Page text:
Digitalization and especially Digital twins have become a new frontier in the biomanufacturing- and processing industries. The development of these technologies promises to improve lean and intelligent production opportunities within these sectors by addressing model complexities with more data driven and hybrid modeling approaches. These methods employ a tight integration between the digital and physical entities to achieve this goal. Therefore, one of the essential supporting tools in its implementation is addressing how to proactively respond to the ever-evolving market demand for chemical engineers with expanded data science knowledge and the challenges associated with implementing this type of production system in industrial settings. Hence, tools such as high-fidelity modelling (white, black, hybrid), process system engineering (methods and software) and data management should be part of any engineer's toolbox. Furthermore, the know-how on tackling unforeseen challenges is leading, now more than ever, to a high demand for theoretical and hands-on knowledge.
The first requirement to accomplish a successful development of a digital twin/shadow is the facilitation of a bidirectional physical-to-digital information loop which should be prudently developed and curated on the go. It requires continuous synchronization between the physical entity (data) and digital representation. Notably, embedding a quasi-flawless flow of information will empower the prediction of optimal states and system interventions becoming a tool for knowledgeable online decision-making, minimizing manual intervention. However, a major caveat in the biomanufacturing industry is the high degree of unique and strict requirements towards characteristics and regulations of the products.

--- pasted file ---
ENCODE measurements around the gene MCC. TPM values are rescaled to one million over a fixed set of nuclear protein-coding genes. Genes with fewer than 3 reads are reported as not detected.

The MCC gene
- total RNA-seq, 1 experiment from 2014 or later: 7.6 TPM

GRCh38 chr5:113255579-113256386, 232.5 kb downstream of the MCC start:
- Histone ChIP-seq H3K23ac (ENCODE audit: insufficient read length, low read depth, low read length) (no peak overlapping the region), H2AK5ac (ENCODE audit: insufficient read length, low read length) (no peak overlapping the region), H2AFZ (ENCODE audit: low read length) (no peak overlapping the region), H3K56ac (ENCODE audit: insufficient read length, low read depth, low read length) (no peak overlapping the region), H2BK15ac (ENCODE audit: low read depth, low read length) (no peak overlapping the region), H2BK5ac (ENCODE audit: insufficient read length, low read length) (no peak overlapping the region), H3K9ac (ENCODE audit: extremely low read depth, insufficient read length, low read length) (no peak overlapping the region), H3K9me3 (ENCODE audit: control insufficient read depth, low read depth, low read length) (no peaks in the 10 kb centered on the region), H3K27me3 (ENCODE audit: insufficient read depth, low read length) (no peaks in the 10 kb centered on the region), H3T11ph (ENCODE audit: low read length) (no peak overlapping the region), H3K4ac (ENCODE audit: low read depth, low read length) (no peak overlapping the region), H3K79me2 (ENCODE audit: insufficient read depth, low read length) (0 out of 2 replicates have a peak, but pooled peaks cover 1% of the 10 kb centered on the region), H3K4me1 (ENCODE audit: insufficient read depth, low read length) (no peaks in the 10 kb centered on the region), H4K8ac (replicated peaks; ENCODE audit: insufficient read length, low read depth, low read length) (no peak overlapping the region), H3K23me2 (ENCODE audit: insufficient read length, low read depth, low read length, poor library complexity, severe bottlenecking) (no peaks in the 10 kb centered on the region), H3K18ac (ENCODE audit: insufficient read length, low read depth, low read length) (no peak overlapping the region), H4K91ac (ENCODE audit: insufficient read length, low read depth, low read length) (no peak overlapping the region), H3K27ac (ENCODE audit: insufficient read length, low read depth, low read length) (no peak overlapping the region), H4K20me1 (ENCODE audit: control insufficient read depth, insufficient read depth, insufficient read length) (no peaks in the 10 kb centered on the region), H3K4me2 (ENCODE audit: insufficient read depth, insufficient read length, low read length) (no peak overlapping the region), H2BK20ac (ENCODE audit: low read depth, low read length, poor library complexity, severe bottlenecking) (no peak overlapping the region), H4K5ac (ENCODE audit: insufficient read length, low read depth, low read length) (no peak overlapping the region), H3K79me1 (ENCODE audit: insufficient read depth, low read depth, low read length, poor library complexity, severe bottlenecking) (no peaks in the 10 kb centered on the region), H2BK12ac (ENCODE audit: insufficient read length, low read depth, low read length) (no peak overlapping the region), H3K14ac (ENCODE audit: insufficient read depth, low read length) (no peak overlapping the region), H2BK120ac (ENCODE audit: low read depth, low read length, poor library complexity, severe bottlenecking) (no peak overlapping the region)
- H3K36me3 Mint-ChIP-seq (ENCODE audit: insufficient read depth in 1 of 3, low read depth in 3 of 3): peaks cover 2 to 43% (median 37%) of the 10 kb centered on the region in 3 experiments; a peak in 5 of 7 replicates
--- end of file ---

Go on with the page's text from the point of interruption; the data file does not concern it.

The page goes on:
Therefore, one of the most essential tools in its transformation to become a reality, data collection methods (e.g., smart and soft sensors), signal processing and models (e.g., mechanistic, data-driven or hybrid) should be like bread and butter.
This presentation/talk will cover a general review of ongoing research activities within digitalization in the biomanufacturing field, our interpretation of digitalization, up-to-date solutions, and enabling technologies and applications. Two ongoing development cases will be presented. The first example covers the development and application of digital twins as of virtual tutors for education; we will show a proof of concept on how AI-powered models can be used to automate educational processes. Secondly, a more practical example is presented where we present an approach to develop a digital twin of a pilot scale fermentation, highlighting the use of Non-Linear State Estimation for improving induction timing in GFP production. The developed tool can help operators by predicting an estimated time for induction based on a glucose concentration target.